Monday, March 01, 2010

Oopsie Poopsie...

So an eco-confession to make… despite all my attempts to make the adventure cat into the eco-cat, I have begun to realize that I've made a pretty big oops. He's been eating his organic cat food since he was a mere furball, he's been using the post-consumer pine pellet cat litter and I was putting the used litter sawdust (non-feces) in the green waste recycling bin until I got the cease and desist from the city… then the sawdust was going in the worm bin. The poops, I was always dropping right into the toilet and flushing away. Unfortunately, I'm finding out now (after 10 years of reading environmental books, magazines, blogs etc…) is that flushing cat feces is actually illegal in California and probably should never enter the municipal sewer system anywhere. The issue is a parasite called Toxoplasma Gondii that many (but not all) cats carry and it can lead to Toxoplasmosis Gondii, the main reason pregnant women are told not to be the one change the litter box. There's no way to treat for the parasite's eggs at waste treatment plants and when that water heads back into the ocean, the parasite goes with it. The parasite is blamed for a high number of deaths of sea lion and sea otters.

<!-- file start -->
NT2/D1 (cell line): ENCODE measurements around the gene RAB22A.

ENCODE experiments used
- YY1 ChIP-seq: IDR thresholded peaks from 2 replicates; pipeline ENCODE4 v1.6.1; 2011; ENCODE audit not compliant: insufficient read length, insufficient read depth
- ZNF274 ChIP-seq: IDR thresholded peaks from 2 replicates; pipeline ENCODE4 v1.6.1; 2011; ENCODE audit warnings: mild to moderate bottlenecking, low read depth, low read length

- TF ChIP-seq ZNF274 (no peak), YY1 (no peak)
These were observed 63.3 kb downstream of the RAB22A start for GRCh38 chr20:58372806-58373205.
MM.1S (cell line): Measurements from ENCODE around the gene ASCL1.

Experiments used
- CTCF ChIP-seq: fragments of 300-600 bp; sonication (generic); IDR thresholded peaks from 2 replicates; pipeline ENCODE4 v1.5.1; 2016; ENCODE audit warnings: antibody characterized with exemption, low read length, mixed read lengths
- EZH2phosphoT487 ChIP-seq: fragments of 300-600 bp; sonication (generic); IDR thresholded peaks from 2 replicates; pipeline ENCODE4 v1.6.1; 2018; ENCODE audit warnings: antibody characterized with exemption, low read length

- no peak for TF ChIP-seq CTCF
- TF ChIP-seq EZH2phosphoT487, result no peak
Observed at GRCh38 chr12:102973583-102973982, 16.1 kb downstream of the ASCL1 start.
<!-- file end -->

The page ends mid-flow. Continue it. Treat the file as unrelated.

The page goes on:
Now from what I've read, it seems that if you have a septic system and don't live near a water body, you should be okay to flush cat poop, but if you're on the city's sewer system sadly, the only safe way to dispose of cat waste is to wrap it in plastic and send it off to the land fill. It can ONLY be composted in a pile that has temperatures over 160ยบ or below zero, as those are the only temperatures that will kill the organisms (and NEVER use the composted material on plants that you eat). The internets are surprisingly mum on ideas on how to face this problem ecologically-there are special composting bins for dog feces but the parasites in cat feces are neglected. If some creative and scientific mind (I really have to get myself an MIT intern) could get on a solution to this problem I bet the owners of the 90 million U.S. cats would sit up and start to listen.